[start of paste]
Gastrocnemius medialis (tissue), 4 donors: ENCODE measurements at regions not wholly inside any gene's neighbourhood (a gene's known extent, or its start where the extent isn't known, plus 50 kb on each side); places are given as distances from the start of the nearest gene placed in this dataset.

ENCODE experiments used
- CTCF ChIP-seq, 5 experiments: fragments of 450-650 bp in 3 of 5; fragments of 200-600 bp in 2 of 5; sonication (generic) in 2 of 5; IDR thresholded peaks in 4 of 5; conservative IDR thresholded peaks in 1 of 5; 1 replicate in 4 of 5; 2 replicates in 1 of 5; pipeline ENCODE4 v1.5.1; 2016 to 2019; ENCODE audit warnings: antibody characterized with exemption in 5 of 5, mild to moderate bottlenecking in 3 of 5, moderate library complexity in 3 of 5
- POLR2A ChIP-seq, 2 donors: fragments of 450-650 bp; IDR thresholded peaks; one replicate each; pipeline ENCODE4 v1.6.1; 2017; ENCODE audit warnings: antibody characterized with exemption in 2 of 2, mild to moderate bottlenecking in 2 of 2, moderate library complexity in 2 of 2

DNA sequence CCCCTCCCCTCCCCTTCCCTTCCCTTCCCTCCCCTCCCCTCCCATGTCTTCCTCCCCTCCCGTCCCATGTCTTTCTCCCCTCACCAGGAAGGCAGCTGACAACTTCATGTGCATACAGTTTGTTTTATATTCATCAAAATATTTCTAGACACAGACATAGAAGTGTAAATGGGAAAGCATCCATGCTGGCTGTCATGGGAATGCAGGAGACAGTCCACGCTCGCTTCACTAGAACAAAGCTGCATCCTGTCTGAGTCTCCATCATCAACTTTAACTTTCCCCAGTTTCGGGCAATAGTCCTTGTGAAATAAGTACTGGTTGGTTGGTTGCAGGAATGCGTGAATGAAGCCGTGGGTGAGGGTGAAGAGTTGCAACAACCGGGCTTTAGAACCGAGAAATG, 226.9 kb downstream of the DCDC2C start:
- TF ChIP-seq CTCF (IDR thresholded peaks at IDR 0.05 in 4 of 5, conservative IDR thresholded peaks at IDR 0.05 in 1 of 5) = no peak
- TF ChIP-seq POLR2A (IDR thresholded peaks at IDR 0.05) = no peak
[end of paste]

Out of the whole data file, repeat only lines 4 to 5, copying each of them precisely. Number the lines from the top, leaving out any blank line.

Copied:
- POLR2A ChIP-seq, 2 donors: fragments of 450-650 bp; IDR thresholded peaks; one replicate each; pipeline ENCODE4 v1.6.1; 2017; ENCODE audit warnings: antibody characterized with exemption in 2 of 2, mild to moderate bottlenecking in 2 of 2, moderate library complexity in 2 of 2

DNA sequence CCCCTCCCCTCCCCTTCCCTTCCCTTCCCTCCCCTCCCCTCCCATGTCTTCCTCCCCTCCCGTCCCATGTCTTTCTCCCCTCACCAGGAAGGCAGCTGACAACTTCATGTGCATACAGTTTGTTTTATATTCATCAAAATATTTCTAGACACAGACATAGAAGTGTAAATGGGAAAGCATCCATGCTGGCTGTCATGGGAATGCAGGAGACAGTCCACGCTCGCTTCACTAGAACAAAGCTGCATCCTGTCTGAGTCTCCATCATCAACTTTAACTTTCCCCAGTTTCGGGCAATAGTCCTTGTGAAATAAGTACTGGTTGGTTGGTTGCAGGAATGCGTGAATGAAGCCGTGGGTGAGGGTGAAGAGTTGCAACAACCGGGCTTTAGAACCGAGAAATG, 226.9 kb downstream of the DCDC2C start: